Teen Activist Talks About Being Bullied on Social Media: ' I Needed to Find a Way to Heal'

Aija Mayrock did not have a good freshman year of high school.

After enduring constant bullying by peers, she was targeted in a mean-spirited joke: Someone she had never met dressed up as her for Halloween, wearing a sign around her neck that simply read “Aija Mayrock.” The student posted the photos, which were widely circulated online.

Mayrock, now 23, was confused by the prank and even more confused by what happened afterward. “People were saying that I was ‘disgusting and should die’ or that I ‘deserved all of this,’” she wrote in a 2017 essay for Seventeen.

Mayrock turned to writing — an outlet that would eventually help her overcome the negativity in her past. She packaged personal stories, inspirational messages and survival tips into her first book, The Survival Guide to Bullying.

The book’s success earned her a large online following and opened her eyes to the positive aspects of social media. But after enduring the torment from her peers, Mayrock admits that she was “terrified of using social media to promote my book or to just get my story out there because — at that point in my life — I had only experienced the negative side of social media and all of the cyber bullying that can come with it.”

“I was bullied for eight years of my life. I wrote a book because I needed to find a way to cope and heal from what I had gone through, especially the mental health effects,” Mayrock said during a panel presented by Facebook in their New York City offices. The panel, called “Today You’re You, and That’s Enough” was in partnership with Dear Evan Hansen, the Broadway play about teen bullying, and moderated by Dr. Jennifer Ashton, ABC News’ chief medical correspondent.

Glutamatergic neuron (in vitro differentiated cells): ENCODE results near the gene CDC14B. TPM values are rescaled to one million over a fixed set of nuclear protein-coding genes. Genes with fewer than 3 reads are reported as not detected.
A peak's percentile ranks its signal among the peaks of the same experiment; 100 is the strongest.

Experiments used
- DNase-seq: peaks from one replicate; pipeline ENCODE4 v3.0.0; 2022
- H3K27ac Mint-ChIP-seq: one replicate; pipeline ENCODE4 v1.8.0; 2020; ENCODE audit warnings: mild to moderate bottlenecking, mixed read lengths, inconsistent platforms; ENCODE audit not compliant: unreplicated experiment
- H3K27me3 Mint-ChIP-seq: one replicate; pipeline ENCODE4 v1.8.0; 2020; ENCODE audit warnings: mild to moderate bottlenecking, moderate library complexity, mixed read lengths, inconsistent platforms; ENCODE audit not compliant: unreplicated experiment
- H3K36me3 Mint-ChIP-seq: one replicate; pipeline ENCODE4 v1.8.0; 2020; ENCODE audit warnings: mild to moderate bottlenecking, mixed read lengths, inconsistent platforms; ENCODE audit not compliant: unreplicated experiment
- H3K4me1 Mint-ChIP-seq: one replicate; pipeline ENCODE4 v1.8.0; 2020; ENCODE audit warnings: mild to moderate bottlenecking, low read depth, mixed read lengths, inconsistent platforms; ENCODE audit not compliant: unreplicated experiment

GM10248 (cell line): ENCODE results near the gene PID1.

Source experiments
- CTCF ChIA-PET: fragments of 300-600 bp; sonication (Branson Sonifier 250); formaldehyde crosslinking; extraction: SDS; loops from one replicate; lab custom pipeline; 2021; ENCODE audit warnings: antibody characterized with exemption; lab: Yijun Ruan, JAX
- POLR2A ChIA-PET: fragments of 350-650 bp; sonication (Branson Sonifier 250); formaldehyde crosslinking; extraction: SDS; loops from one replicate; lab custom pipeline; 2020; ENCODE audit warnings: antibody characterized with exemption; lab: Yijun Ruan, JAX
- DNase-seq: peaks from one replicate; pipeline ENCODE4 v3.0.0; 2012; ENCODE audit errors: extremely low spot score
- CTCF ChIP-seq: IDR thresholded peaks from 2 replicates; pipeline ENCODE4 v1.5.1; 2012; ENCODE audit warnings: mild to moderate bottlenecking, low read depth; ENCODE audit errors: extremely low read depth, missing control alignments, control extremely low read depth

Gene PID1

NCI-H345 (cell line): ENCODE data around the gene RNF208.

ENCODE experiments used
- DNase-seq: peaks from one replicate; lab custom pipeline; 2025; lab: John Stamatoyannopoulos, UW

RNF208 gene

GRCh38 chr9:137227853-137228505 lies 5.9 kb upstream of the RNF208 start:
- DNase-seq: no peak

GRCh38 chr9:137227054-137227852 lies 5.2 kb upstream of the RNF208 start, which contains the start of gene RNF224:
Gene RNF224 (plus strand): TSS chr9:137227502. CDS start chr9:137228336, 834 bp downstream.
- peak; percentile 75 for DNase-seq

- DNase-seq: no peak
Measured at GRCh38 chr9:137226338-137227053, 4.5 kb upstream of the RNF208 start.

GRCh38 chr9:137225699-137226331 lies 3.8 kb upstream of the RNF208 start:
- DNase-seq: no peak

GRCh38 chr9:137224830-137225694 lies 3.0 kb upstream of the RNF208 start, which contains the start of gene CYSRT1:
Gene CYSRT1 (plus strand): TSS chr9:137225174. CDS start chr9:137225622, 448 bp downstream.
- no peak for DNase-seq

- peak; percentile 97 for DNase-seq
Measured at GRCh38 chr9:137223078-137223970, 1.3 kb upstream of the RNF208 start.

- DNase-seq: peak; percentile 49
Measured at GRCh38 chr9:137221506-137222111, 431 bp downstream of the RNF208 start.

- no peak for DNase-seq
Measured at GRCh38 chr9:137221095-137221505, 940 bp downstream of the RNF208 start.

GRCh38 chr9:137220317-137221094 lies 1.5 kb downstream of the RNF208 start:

These days, Mayrock is a teen activist who regularly uses social media to support other teens’ mental health. Her Instagram feed is full of uplifting pictures, videos and captions and her followers respond in kind with supportive comments. During the panel, she acknowledged the double-edged sword of social media: “Of course there’s a negative side. But I also think it has served as this web for people from all over the world to connect and unite. And to talk about the things that are maybe still taboo in their cultures and their communities.”

Mayrock added that future leaders, many of whom are social media influencers like herself, first emerged online, then gained a following — and are now able to take their message offline and into the world. Examples include people who have started powerful movements like #MeToo and #BlackLivesMatter, both of which gained momentum when a few brave people started to speak up on social media.